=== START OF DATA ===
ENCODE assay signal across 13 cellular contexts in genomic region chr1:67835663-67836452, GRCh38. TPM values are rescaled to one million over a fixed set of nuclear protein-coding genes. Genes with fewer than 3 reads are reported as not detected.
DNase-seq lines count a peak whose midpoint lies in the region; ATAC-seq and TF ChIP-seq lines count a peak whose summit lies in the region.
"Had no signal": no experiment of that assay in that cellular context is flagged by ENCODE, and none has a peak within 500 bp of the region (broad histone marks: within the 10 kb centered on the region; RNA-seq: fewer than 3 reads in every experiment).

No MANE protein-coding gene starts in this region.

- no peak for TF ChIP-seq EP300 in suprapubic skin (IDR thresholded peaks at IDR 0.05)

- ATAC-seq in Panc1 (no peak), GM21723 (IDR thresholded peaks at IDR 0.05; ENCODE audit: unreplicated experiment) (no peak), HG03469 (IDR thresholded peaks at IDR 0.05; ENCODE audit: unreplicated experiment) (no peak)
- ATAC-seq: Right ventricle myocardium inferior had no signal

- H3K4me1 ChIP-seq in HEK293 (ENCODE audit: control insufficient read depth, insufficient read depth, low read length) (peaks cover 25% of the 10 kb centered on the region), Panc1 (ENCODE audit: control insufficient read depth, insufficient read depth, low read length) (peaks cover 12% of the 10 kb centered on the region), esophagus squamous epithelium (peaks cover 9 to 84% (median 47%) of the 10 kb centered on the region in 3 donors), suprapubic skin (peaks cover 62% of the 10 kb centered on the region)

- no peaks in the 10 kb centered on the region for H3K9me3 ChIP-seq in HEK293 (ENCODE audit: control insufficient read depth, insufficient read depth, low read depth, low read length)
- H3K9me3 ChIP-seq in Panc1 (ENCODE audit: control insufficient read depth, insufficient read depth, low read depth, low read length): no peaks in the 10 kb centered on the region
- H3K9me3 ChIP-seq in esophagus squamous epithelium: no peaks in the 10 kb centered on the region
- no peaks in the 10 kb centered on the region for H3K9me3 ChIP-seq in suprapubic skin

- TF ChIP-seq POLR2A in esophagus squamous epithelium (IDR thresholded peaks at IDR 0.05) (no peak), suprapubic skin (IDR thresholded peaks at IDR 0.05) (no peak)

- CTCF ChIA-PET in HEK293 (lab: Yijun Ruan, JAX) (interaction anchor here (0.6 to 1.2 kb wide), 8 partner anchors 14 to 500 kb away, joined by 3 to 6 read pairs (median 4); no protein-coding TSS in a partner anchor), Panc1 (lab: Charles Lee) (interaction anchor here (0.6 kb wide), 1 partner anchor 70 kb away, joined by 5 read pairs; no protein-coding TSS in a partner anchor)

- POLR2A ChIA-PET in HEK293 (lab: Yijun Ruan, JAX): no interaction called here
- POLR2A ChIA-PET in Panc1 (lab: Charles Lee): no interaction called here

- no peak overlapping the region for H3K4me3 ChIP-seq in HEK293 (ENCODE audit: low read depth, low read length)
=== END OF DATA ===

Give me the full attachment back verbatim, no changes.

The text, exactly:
ENCODE assay signal across 13 cellular contexts in genomic region chr1:67835663-67836452, GRCh38. TPM values are rescaled to one million over a fixed set of nuclear protein-coding genes. Genes with fewer than 3 reads are reported as not detected.
DNase-seq lines count a peak whose midpoint lies in the region; ATAC-seq and TF ChIP-seq lines count a peak whose summit lies in the region.
"Had no signal": no experiment of that assay in that cellular context is flagged by ENCODE, and none has a peak within 500 bp of the region (broad histone marks: within the 10 kb centered on the region; RNA-seq: fewer than 3 reads in every experiment).

No MANE protein-coding gene starts in this region.

- no peak for TF ChIP-seq EP300 in suprapubic skin (IDR thresholded peaks at IDR 0.05)

- ATAC-seq in Panc1 (no peak), GM21723 (IDR thresholded peaks at IDR 0.05; ENCODE audit: unreplicated experiment) (no peak), HG03469 (IDR thresholded peaks at IDR 0.05; ENCODE audit: unreplicated experiment) (no peak)
- ATAC-seq: Right ventricle myocardium inferior had no signal

- H3K4me1 ChIP-seq in HEK293 (ENCODE audit: control insufficient read depth, insufficient read depth, low read length) (peaks cover 25% of the 10 kb centered on the region), Panc1 (ENCODE audit: control insufficient read depth, insufficient read depth, low read length) (peaks cover 12% of the 10 kb centered on the region), esophagus squamous epithelium (peaks cover 9 to 84% (median 47%) of the 10 kb centered on the region in 3 donors), suprapubic skin (peaks cover 62% of the 10 kb centered on the region)

- no peaks in the 10 kb centered on the region for H3K9me3 ChIP-seq in HEK293 (ENCODE audit: control insufficient read depth, insufficient read depth, low read depth, low read length)
- H3K9me3 ChIP-seq in Panc1 (ENCODE audit: control insufficient read depth, insufficient read depth, low read depth, low read length): no peaks in the 10 kb centered on the region
- H3K9me3 ChIP-seq in esophagus squamous epithelium: no peaks in the 10 kb centered on the region
- no peaks in the 10 kb centered on the region for H3K9me3 ChIP-seq in suprapubic skin

- TF ChIP-seq POLR2A in esophagus squamous epithelium (IDR thresholded peaks at IDR 0.05) (no peak), suprapubic skin (IDR thresholded peaks at IDR 0.05) (no peak)

- CTCF ChIA-PET in HEK293 (lab: Yijun Ruan, JAX) (interaction anchor here (0.6 to 1.2 kb wide), 8 partner anchors 14 to 500 kb away, joined by 3 to 6 read pairs (median 4); no protein-coding TSS in a partner anchor), Panc1 (lab: Charles Lee) (interaction anchor here (0.6 kb wide), 1 partner anchor 70 kb away, joined by 5 read pairs; no protein-coding TSS in a partner anchor)

- POLR2A ChIA-PET in HEK293 (lab: Yijun Ruan, JAX): no interaction called here
- POLR2A ChIA-PET in Panc1 (lab: Charles Lee): no interaction called here

- no peak overlapping the region for H3K4me3 ChIP-seq in HEK293 (ENCODE audit: low read depth, low read length)